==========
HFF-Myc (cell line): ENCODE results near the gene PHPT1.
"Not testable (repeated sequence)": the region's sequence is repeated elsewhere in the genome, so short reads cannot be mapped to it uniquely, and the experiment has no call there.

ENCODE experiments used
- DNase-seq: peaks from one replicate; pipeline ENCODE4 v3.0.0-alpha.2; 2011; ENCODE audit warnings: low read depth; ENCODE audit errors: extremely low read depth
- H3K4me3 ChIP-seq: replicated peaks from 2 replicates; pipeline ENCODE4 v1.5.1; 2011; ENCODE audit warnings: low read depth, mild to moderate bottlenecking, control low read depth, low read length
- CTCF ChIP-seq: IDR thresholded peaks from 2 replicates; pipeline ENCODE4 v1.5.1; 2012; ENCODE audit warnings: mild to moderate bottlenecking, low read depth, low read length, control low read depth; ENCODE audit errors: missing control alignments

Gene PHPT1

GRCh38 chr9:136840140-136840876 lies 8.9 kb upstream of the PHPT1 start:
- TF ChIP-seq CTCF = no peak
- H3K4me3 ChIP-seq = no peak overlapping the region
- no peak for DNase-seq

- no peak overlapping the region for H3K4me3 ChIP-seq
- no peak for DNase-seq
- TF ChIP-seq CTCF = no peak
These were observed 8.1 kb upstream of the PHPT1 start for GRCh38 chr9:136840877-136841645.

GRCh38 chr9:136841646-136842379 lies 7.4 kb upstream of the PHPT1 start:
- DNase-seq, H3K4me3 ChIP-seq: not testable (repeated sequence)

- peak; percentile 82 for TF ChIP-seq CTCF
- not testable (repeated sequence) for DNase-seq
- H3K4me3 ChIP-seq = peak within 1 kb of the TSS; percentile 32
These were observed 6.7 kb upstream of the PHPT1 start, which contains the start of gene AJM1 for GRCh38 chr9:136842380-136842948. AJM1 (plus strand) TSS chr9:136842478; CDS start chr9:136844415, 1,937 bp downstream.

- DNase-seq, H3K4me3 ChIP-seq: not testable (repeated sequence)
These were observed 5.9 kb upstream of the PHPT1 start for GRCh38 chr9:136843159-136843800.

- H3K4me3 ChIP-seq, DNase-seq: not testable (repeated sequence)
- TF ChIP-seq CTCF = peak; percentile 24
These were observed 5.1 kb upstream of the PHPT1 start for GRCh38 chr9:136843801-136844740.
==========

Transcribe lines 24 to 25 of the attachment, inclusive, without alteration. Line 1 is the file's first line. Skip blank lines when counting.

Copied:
- H3K4me3 ChIP-seq, DNase-seq: not testable (repeated sequence)
- TF ChIP-seq CTCF = peak; percentile 24